• 19 percent of respondents reported that they are more attracted to people who have a similar job.
  • Social settings outside of work were cited most often when it came to workers making a love connection.

The survey of 7,780 U.S. workers was conducted by Harris Interactive.

Copyright 2012 ABC News Radio


Romance Novels Seduce Women into Unsafe Sex?

Jupiterimages/Thinkstock(LONDON) -- An essay in Britain's Journal of Family Planning and Reproductive Health Care says that romance novels portray an idealized vision of love and sex -- and some women may not be able to distinguish fact from fantasy.

Susan Quilliam, a British sexologist and advice columnist, writes in her July 6 essay that women who read romance novels tend to "suspend reality" in their real relationships.

Although romance readers say they know the difference, "when it comes to making life decisions, are they not more tempted to let the heart dictate simply because they are romance fans?" she told ABC News.

"Women and men need to be less driven by emotion and making sensible life choices," said Quilliam, a respected health professional who updated the classic guide, Joy of Sex.

"Romance novels are great fun -- I used to read them myself -- but society's value of romantic novels needs to be taken into account when we, as health professionals, look at our patients and the decisions they make about their sex and love lives," she said.

Quilliam cites research at Indiana University that found romance novels rarely talk about condom use: "And within these scenarios, the heroine typically rejects the idea of a barrier between her and the hero."

"To be blunt, we like condoms -- for protection and for contraception -- and they don't," writes Quilliam, who cites a recent survey that shows only 11.5 percent of romantic novels studied mention condom use.

One website devoted to the romance genre -- -- called the article "bollocks, rubbish, horsecrap, all of it."

"We have some pretty outspoken fans of romance novels in our community," said Sarah Wendell, a Montclair, N.J., romance writer and co-founder of the website. "Devoted women read them and write them and have taken a lot of crap for a long time for their love of the genre. Nothing is more insulting than to be told we are sexually unsatisfied and less intelligent just because we prefer that kind of fiction."

Wendell said readers were particularly irritated because the survey of romance novels that Quilliam referenced was 11 years old and sampled only 78 books in the Cleveland area. Those novels were written in the 1980s and 1990s before public education about sexually transmitted diseases.

The contemporary romance novel, they say, is much more grounded in reality.

As for condoms, "either they are referred to specifically or you know the foil packet reference," said Wendell, author of the 2009 romance novel, Beyond Heaving Bosoms.

"If they don't address contraception or condoms, we notice and think they're stupid in this AIDS era," said Wendell, whose second novel, Everything I Know About Love, I Learned From Romance Novels, comes out in October.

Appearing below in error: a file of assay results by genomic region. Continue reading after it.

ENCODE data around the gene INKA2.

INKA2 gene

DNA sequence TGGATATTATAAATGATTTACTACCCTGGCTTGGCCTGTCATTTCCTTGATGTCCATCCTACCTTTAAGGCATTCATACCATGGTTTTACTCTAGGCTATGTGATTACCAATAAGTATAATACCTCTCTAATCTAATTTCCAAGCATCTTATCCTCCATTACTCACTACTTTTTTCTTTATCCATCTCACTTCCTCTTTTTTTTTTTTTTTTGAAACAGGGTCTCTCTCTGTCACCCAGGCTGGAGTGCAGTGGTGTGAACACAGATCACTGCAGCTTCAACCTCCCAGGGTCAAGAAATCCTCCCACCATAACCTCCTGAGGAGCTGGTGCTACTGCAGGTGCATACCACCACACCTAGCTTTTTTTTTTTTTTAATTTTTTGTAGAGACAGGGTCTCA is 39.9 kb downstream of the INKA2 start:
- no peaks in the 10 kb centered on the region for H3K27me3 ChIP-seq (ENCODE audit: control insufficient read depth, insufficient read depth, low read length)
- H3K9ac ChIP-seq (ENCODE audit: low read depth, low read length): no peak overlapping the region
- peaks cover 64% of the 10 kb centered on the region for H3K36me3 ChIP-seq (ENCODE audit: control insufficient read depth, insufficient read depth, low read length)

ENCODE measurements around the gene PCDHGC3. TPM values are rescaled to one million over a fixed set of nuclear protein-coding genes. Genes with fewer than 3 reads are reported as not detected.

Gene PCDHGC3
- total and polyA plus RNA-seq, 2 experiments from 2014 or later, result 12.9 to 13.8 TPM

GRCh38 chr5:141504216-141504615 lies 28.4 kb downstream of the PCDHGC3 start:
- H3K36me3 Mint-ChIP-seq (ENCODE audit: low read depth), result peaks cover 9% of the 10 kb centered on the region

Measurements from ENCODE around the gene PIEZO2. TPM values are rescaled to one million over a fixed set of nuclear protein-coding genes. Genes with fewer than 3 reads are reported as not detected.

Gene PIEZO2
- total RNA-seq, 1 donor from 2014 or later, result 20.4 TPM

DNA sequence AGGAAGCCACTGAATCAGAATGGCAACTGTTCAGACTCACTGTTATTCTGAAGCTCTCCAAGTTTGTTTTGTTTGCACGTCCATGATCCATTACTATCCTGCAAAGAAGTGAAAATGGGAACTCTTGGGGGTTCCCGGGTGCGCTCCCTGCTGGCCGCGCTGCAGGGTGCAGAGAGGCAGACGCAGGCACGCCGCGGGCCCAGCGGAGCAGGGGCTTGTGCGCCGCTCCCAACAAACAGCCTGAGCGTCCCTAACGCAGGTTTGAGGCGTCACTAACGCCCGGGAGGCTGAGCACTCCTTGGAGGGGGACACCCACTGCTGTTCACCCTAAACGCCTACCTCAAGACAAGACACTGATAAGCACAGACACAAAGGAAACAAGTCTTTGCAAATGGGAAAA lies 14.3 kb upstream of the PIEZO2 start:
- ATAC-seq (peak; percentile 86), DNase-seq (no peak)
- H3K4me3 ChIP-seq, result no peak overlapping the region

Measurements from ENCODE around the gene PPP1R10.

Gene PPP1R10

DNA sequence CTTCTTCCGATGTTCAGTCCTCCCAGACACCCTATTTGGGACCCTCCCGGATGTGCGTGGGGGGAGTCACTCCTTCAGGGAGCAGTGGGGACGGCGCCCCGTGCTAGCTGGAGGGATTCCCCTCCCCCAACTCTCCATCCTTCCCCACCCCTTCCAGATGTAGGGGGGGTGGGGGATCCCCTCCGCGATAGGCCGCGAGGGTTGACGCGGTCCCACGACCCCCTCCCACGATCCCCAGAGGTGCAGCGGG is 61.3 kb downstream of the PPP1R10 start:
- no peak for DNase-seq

"I absorbed so much from reading -- female autonomy and satisfaction and confidence," she said. "The woman always wins."

Quilliam, who was surprised by the backlash to her essay, said it was written not as scientific research but as a provocative caveat for health professionals. "I pushed a lot of buttons," she said.

In her work with young women, Quilliam said she encounters women who get "swept away by emotion...One of the things that happens is they enter into a dysfunctional romantic relationship and the emotions can be very strong. And they think if it's strong, it's true love."  

Copyright 2011 ABC News Radio


People Who Handle Conflict Make Better Lovers

Photo Courtesy - Getty Images(MINNEAPOLIS) - If your boyfriend or girlfriend doesn't hold a grudge after a fight, chances are they would make a more stable and fulfilling romantic partner then those who don't handle the conflict well, reports Psychological Science.

A study by the University of Minnesota College of Education and Human Development's Institute of Child Development found that those who recover better after conflict make better romantic partners.

"What we show is that recovering from conflict well predicts higher satisfaction and more favorable relationship perceptions. You perceive the relationship more positively," said lead researcher Jessica Salvatore. "If I'm good at recovering from conflict, my husband will benefit and be more satisfied with our relationship."

Salvatore and her team studied 73 individuals from birth to young adulthood. They found that those who grew up with a caregiver who was more responsive to their emotional needs recovered better from conflict and were less likely to let the conflict spill into other parts of their relationship.
Copyright 2011 ABC News Radio